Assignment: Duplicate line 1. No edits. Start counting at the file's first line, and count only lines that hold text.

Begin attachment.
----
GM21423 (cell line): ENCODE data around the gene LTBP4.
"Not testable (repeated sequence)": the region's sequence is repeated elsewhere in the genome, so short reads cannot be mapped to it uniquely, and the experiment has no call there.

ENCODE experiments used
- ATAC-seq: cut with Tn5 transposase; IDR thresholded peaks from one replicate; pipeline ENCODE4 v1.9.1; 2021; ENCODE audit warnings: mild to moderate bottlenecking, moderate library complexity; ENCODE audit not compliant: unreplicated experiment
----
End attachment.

GM21423 (cell line): ENCODE data around the gene LTBP4.